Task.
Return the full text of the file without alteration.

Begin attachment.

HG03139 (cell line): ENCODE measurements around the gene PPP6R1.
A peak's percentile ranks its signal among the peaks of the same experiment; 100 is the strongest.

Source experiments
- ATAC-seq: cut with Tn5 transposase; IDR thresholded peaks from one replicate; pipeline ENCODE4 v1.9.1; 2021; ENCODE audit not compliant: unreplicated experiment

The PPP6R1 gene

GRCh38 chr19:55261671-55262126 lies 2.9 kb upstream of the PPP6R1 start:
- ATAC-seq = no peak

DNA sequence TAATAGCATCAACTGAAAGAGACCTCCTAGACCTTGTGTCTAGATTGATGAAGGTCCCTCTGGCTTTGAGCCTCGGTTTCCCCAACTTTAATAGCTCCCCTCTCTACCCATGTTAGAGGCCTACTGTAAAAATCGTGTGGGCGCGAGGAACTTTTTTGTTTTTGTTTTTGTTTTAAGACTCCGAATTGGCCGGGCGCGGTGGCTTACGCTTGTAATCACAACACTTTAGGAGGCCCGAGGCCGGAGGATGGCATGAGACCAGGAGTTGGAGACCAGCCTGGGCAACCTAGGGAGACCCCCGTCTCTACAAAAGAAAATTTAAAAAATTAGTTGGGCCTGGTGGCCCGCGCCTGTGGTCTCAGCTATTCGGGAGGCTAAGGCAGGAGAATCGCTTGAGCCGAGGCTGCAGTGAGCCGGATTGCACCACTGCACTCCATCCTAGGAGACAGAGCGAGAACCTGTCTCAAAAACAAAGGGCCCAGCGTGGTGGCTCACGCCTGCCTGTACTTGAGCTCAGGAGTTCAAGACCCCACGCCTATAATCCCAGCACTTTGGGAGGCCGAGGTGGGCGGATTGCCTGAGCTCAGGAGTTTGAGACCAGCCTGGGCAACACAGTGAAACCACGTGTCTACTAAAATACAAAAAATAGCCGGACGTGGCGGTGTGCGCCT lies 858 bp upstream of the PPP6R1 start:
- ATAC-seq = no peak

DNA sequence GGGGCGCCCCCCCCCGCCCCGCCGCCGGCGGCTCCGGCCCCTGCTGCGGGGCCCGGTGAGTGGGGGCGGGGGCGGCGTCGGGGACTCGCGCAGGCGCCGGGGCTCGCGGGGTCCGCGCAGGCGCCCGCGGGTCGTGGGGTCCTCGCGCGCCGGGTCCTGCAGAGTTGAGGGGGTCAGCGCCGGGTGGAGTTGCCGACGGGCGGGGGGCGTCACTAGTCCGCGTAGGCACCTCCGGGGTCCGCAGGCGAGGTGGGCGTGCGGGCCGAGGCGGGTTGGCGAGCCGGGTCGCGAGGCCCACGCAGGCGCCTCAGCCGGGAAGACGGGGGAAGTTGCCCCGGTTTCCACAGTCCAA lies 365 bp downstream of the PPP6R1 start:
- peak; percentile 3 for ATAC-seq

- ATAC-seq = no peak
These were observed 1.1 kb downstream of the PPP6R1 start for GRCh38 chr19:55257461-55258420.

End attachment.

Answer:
HG03139 (cell line): ENCODE measurements around the gene PPP6R1.
A peak's percentile ranks its signal among the peaks of the same experiment; 100 is the strongest.

Source experiments
- ATAC-seq: cut with Tn5 transposase; IDR thresholded peaks from one replicate; pipeline ENCODE4 v1.9.1; 2021; ENCODE audit not compliant: unreplicated experiment

The PPP6R1 gene

GRCh38 chr19:55261671-55262126 lies 2.9 kb upstream of the PPP6R1 start:
- ATAC-seq = no peak

DNA sequence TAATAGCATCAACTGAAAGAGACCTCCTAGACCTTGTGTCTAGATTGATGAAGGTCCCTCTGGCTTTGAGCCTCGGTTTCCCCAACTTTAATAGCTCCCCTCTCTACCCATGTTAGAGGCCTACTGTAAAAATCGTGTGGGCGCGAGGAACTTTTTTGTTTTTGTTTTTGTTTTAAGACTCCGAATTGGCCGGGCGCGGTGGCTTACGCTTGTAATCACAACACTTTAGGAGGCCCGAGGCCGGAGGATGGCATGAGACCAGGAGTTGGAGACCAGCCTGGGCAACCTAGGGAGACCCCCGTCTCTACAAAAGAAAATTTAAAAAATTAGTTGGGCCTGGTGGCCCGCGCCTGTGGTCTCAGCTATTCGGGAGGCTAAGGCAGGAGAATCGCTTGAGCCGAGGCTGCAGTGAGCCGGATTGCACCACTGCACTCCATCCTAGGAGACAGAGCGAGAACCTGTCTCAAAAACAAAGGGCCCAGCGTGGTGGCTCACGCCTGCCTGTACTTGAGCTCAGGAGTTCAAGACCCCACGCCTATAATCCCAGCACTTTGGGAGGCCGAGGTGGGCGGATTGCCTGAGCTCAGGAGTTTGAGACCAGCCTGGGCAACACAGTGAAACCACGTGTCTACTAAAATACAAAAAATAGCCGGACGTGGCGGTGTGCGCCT lies 858 bp upstream of the PPP6R1 start:
- ATAC-seq = no peak

DNA sequence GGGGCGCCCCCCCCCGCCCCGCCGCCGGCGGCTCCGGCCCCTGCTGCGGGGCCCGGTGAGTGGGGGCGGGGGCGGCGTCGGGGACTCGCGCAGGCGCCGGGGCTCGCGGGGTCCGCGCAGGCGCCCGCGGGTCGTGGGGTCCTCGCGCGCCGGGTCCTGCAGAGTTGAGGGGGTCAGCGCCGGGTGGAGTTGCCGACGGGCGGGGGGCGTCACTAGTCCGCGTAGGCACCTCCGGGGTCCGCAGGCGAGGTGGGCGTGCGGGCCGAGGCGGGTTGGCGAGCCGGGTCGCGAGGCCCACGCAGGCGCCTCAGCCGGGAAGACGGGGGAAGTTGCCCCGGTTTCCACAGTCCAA lies 365 bp downstream of the PPP6R1 start:
- peak; percentile 3 for ATAC-seq

- ATAC-seq = no peak
These were observed 1.1 kb downstream of the PPP6R1 start for GRCh38 chr19:55257461-55258420.